One of the Illawarra's oldest cricket clubs is on a mission to breathe new life into Australia's summer sport.
Balgownie has been hit hard by the apparent decline in interest from young people in the gentlemen's game.
Not only has the number of Magpies junior teams basically halved over the last few years, their senior ranks are paying the price for a dwindling junior base.
It was only two years ago the club scraped barely enough players together to form two senior teams.
Last season Balgownie re-entered the third grade competition but low stocks continue to haunt the Magpies.
Premiership-winning captain Jamie Fleming has been an institution at the club for two decades.
As one of their most experienced players, he admits he fears for the future of the Magpies and cricket in general.
"It's tough, it's a bit of a dying sport I think," Fleming said.
"Especially with T20 coming out now, not many people want to play the longer forms of the game.
"Kids just want to come and smash some sixes, have a quick bowl and go home.
"But that might be the way the game's going."
Rather than sit by and let it happen, Fleming is rallying the troops to do something about the ailing nature of the sport he loves.
And he isn't alone.
Edward Bramich has only been at the club for two years after moving south from Newcastle.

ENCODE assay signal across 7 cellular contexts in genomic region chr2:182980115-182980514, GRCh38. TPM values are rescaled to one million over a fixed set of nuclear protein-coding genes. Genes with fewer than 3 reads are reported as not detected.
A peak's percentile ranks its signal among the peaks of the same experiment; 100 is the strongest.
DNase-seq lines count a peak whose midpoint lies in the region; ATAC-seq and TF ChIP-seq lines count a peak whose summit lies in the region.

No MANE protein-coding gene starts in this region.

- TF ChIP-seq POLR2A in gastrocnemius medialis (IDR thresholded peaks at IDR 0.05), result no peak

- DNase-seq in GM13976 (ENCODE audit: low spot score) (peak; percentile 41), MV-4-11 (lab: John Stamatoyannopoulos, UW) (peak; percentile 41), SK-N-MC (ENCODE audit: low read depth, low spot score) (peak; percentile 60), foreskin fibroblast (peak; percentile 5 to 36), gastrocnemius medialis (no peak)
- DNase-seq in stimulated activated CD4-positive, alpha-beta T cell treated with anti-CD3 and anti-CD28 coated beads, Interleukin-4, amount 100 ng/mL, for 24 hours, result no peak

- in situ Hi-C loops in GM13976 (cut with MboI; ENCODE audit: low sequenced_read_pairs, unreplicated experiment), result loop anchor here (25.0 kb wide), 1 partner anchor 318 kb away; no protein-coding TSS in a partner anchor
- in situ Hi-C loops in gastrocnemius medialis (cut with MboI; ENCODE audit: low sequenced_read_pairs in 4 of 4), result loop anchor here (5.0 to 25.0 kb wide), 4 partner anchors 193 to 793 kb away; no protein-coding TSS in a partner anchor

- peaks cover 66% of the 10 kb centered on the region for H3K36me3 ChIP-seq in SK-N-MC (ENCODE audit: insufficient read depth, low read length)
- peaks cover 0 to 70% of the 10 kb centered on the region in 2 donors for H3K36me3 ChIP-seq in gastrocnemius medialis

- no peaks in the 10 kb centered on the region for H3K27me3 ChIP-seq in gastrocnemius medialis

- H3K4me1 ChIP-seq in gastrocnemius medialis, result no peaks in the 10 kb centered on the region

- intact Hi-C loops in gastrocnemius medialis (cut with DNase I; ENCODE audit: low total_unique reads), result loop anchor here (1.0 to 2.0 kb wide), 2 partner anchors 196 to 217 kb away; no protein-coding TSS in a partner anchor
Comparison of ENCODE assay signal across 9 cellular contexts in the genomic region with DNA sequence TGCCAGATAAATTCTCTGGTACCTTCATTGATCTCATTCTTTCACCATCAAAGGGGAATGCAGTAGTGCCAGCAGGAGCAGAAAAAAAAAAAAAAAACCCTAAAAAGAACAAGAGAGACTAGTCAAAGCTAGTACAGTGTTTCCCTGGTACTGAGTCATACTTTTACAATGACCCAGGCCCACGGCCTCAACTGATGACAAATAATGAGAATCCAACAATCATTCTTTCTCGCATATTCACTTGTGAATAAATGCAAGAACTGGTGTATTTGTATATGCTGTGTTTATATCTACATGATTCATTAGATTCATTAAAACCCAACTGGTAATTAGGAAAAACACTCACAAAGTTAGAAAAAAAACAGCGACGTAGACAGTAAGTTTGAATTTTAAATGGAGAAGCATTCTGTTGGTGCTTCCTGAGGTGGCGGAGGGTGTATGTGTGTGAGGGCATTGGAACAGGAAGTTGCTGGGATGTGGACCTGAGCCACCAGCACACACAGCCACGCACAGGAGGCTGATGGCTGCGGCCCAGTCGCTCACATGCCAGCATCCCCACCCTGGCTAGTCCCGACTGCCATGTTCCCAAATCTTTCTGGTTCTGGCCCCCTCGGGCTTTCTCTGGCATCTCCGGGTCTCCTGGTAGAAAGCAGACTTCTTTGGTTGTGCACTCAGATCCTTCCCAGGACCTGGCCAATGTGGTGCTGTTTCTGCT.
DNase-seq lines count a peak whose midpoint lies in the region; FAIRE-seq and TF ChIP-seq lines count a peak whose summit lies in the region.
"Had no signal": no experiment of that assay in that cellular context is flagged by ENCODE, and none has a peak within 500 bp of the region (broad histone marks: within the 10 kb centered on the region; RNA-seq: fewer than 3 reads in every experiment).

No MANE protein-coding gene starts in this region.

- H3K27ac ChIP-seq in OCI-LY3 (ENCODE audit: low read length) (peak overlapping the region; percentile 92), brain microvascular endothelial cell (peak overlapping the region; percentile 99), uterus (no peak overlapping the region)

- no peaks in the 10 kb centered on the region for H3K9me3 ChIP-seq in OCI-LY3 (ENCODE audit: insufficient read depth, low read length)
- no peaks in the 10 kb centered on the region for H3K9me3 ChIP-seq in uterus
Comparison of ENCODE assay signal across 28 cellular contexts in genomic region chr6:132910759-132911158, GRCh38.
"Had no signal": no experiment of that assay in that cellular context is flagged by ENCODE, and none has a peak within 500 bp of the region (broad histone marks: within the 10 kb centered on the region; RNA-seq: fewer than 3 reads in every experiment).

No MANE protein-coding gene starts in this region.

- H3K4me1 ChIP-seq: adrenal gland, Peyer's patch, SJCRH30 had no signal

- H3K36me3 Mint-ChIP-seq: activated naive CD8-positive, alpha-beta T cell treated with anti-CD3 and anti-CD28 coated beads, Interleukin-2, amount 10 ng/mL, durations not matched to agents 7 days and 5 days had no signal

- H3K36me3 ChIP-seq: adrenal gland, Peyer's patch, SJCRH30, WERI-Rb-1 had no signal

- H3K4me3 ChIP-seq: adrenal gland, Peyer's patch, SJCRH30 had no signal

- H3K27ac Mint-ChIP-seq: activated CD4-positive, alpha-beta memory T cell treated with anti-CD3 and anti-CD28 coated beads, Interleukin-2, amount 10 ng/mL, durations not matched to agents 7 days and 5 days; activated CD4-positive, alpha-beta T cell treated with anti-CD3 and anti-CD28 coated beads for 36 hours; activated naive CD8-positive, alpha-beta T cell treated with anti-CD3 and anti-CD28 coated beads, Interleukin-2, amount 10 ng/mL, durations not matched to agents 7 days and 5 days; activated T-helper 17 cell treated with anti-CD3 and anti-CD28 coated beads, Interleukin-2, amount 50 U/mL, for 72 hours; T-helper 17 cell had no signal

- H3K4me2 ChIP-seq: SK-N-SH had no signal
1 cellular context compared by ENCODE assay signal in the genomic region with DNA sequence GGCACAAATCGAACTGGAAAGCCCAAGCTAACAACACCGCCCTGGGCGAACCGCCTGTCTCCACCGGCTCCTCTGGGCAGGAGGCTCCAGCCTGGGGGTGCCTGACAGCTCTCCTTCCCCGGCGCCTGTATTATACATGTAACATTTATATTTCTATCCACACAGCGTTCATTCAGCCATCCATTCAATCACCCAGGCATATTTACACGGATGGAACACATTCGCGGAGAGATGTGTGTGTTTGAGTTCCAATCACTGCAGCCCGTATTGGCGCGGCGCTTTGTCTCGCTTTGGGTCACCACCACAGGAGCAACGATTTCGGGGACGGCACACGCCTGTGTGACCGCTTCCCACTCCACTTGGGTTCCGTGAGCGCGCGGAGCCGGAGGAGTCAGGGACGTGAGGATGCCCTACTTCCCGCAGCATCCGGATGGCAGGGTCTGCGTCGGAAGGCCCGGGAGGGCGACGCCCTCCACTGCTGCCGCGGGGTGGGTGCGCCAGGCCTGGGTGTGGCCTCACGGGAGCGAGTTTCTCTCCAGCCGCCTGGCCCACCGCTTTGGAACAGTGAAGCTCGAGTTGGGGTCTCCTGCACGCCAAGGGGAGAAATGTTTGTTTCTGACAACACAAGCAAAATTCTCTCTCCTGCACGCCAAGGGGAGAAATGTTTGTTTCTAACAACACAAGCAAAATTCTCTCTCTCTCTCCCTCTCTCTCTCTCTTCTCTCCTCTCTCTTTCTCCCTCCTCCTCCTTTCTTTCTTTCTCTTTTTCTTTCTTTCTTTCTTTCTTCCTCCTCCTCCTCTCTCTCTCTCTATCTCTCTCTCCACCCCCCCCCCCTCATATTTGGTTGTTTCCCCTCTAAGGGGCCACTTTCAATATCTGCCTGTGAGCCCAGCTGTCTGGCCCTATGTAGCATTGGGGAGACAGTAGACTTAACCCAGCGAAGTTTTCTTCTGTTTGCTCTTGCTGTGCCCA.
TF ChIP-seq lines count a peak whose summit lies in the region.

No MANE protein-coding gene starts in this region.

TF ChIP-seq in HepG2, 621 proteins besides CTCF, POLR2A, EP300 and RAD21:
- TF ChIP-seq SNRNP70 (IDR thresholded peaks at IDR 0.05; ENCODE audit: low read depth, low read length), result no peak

But the plight of Balgownie certainly isn't lost on him.
Bramich put his hand up to join the Magpies committee this year and is on the front foot to help out his adopted club.
"This is my first year on the committee and I certainly wasn't expecting it to be this bleak," Bramich said.
"I'm from Newcastle and it's a lot different up there - we have players and sponsors coming out our ears.
"I don't know why, but player numbers seem to be down."
Bramich was quick to allay fears Balgownie is on their last legs.
"We're not at folding point or anything," he said.
The Magpies aren't alone in their battle for junior players.
Over the past four years, the number of teams in the Illawarra junior competitions has dropped from 71 to 54.
Fleming has set about reversing the trend and is pushing cricket into local schools in an effort to re-invigorate the sport.
The Magpies received a disheartening response to their first junior registration day at the weekend and will hold two more - on Saturday and Saturday week - to entice some new members.
With the season due to kick off in mid-October, Fleming knows it's a race against the clock.